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Commercial Fishing and Aquaculture

A thriving and historic industry defines much of the coast's character

Fishing in The Wash

The major fisheries of the two Wash ports Boston and King’s Lynn nowadays, are cockles, mussels, and brown shrimp.  Those fisheries are pursued in a seasonal pattern which is roughly:

  • cockles from late spring through until late autumn;
  • brown shrimps all year around, but mostly from late spring onwards with the peak season and effort from about the end of August up to Christmas, and some “shrimping” continuing after that in a mild winter;
  • market sized adult mussels from January to March or mid-April, and juvenile “seed” mussels during spring or as available;

Pink shrimp used to be a major fishery for Boston and King’s Lynn fishermen, on par with the other three fisheries.  The stocks are still there but the market demand declined several years ago, so that at present there is only one boat occasionally fishing pink shrimp.

The King’s Lynn fishing fleet

Other species are fished in The Wash and are important to individual fishermen, for example, some boats fish for whelks during the winter and spring, and a few boats from Wells-next-the-Sea visit The Wash to fish for crab.

Aquaculture in The Wash and North Norfolk Coast

Aquaculture is the growing of aquatic species, whether plants or animals, by people – the watery equivalent of farming on the land.  Cockles, mussels, and oysters, are all suitable for marine aquaculture and are grown within The Wash and at sites on the North Norfolk coast.


Mussels are the main aquaculture species in The Wash and North Norfolk.  Small seed mussels are bought in by the fishermen to be grown to a marketable size on “lays”, privately rented plots of seabed (sandbanks in The Wash, suitable margins of creeks and channels in North Norfolk).

Traditional mussel harvesting at Blakeney, Norfolk.

The small seed mussels are often found in dense beds at locations where they are extremely prone to loss in storms, siltation from shifting sandbanks, or aggressive predation by carpets of starfish.  Re-location by fishermen is then effectively utilisation of a natural resource, which could otherwise be lost.


Small cockles can be transplanted and grown on lays in the same way as mussels, although handling of the juvenile cockles is trickier and cockles generally prefer ground conditions to mussels.  There is much less cockle cultivation than mussel cultivation.  Cockle cultivation is generally aimed at the premium live trade for larger cockles.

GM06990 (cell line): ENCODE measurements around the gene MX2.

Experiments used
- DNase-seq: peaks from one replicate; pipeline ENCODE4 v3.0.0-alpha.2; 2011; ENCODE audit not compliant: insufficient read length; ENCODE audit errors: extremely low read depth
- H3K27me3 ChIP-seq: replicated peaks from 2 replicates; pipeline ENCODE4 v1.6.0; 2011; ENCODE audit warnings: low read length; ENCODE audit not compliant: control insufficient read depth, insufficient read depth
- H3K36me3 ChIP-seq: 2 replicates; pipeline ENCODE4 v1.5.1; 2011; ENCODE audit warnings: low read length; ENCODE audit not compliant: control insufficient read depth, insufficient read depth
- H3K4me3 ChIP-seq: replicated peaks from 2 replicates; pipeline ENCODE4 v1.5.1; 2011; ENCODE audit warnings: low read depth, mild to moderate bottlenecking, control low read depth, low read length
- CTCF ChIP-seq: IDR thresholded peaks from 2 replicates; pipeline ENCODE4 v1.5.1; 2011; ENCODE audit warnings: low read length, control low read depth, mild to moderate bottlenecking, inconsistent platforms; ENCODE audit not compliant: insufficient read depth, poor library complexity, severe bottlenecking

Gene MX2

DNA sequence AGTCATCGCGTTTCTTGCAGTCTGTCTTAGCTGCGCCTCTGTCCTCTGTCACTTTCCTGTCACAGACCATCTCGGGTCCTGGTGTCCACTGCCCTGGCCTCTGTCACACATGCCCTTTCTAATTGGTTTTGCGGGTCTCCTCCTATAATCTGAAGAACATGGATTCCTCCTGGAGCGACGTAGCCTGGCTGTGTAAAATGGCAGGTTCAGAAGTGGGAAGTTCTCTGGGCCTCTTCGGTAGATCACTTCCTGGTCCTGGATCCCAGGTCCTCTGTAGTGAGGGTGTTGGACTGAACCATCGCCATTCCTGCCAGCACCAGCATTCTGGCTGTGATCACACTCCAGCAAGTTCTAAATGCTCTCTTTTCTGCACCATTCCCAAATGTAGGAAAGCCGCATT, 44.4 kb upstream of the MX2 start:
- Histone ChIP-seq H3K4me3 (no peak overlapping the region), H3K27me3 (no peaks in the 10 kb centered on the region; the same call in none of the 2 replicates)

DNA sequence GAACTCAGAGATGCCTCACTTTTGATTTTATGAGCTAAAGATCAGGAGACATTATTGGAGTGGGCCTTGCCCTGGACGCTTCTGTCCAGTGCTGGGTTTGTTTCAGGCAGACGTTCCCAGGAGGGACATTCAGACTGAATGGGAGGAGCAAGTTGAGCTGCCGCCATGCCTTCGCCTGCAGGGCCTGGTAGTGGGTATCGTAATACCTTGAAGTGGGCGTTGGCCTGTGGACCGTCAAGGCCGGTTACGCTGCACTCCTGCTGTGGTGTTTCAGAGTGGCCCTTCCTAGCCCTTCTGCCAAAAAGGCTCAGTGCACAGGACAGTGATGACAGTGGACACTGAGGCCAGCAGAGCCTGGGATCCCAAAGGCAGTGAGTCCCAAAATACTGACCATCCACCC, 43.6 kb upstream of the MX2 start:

Oysters are grown in bags on “trestles”, low tables raised just off the ground using the same techniques as in France.  It is a highly labour-intensive form of aquaculture, which requires significant up-front investment by the fisherman in equipment and seed oysters.  The oyster bags have to be regularly cleaned, and the oysters must be periodically graded as they grow.

Local Designations

Norfolk Coast Area of Outstanding Natural Beauty

Promoting an understanding and appreciation of Norfolk's natural beauty and the importance of local sustainable development. Image credit, C. Knights More

RAMSAR Wetlands sites

Gibraltar Point, The Wash and North Norfolk have been designated RAMSAR sites to protect their wetlands and associated resources. Image Credit, S. Bosley. More

Sites of Special Scientific Interest

Gibraltar Point, The Wash and North Norfolk have been designated SSSI's in recognition of their important ecological and geological value to the UK. Image credit, C. Knights More

National Nature Reserves

Gibraltar Point, The Wash, Titchwell, Holme , Holkham, Cley and Blakeney coasts have all been designated NNR's to protect their habitats, species and geology. More

If you have any questions please get in touch.

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